New Johns Hopkins University simulations offer an intriguing look into Saturn’s interior, suggesting that a thick layer of helium rain influences the planet’s magnetic field.
The models, published this week in AGU Advances, also indicate that Saturn’s interior may feature higher temperatures at the equatorial region, with lower temperatures at the high latitudes at the top of the helium rain layer.
It is notoriously difficult to study the interior structures of large gaseous planets, and the findings advance the effort to map Saturn’s hidden regions.
“By studying how Saturn formed and how it evolved over time, we can learn a lot about the formation of other planets similar to Saturn within our own solar system, as well as beyond it,” said co-author Sabine Stanley, a Johns Hopkins planetary physicist.
Saturn stands out among the planets in our solar system because its magnetic field appears to be almost perfectly symmetrical around the rotation axis. Detailed measurements of the magnetic field gleaned from the last orbits of NASA’s Cassini mission provide an opportunity to better understand the planet’s deep interior, where the magnetic field is generated, said lead author Chi Yan, a Johns Hopkins PhD candidate.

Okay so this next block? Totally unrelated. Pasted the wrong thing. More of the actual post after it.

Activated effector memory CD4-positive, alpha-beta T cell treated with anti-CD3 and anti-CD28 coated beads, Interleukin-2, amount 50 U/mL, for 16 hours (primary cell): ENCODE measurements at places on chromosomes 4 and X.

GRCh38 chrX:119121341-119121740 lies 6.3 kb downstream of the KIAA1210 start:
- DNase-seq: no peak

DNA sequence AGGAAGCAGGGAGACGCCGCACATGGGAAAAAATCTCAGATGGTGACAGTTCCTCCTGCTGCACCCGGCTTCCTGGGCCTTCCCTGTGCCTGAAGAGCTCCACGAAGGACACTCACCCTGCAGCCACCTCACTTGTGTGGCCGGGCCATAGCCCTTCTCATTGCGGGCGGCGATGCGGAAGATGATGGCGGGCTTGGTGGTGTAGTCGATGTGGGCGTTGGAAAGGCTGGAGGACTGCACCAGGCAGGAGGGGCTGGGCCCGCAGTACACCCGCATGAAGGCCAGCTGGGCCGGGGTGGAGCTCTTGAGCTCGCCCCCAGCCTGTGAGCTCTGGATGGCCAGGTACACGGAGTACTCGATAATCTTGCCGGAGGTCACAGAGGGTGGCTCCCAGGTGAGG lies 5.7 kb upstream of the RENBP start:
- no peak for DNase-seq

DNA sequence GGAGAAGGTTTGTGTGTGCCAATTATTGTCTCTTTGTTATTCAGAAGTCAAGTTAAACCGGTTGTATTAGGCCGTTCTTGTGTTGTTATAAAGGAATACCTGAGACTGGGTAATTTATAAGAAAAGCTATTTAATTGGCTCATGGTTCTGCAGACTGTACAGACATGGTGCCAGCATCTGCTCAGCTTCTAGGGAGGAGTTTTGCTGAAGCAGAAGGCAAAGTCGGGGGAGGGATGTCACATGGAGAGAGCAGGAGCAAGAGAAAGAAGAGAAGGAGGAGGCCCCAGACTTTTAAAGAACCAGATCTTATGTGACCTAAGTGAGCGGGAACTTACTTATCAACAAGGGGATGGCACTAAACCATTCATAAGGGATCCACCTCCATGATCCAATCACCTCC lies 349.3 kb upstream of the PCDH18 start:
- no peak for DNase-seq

By feeding data gathered by the Cassini mission into powerful computer simulations similar to those used to study weather and climate, Yan and Stanley explored what ingredients are necessary to produce the dynamo–the electromagnetic conversion mechanism–that could account for Saturn’s magnetic field.
“One thing we discovered was how sensitive the model was to very specific things like temperature,” said Stanley, who is also a Bloomberg Distinguished Professor at Johns Hopkins in the Department of Earth & Planetary Sciences and the Space Exploration Sector of the Applied Physics Lab. “And that means we have a really interesting probe of Saturn’s deep interior as far as 20,000 kilometers down. It’s a kind of X-ray vision.”
Strikingly, Yan and Stanley’s simulations suggest that a slight degree of non-axisymmetry could actually exist near Saturn’s north and south poles.
“Even though the observations we have from Saturn look perfectly symmetrical, in our computer simulations we can fully interrogate the field,” said Stanley.
Direct observation at the poles would be necessary to confirm it, but the finding could have implications for understanding another problem that has vexed scientists for decades: how to measure the rate at which Saturn rotates, or, in other words, the length of a day on the planet.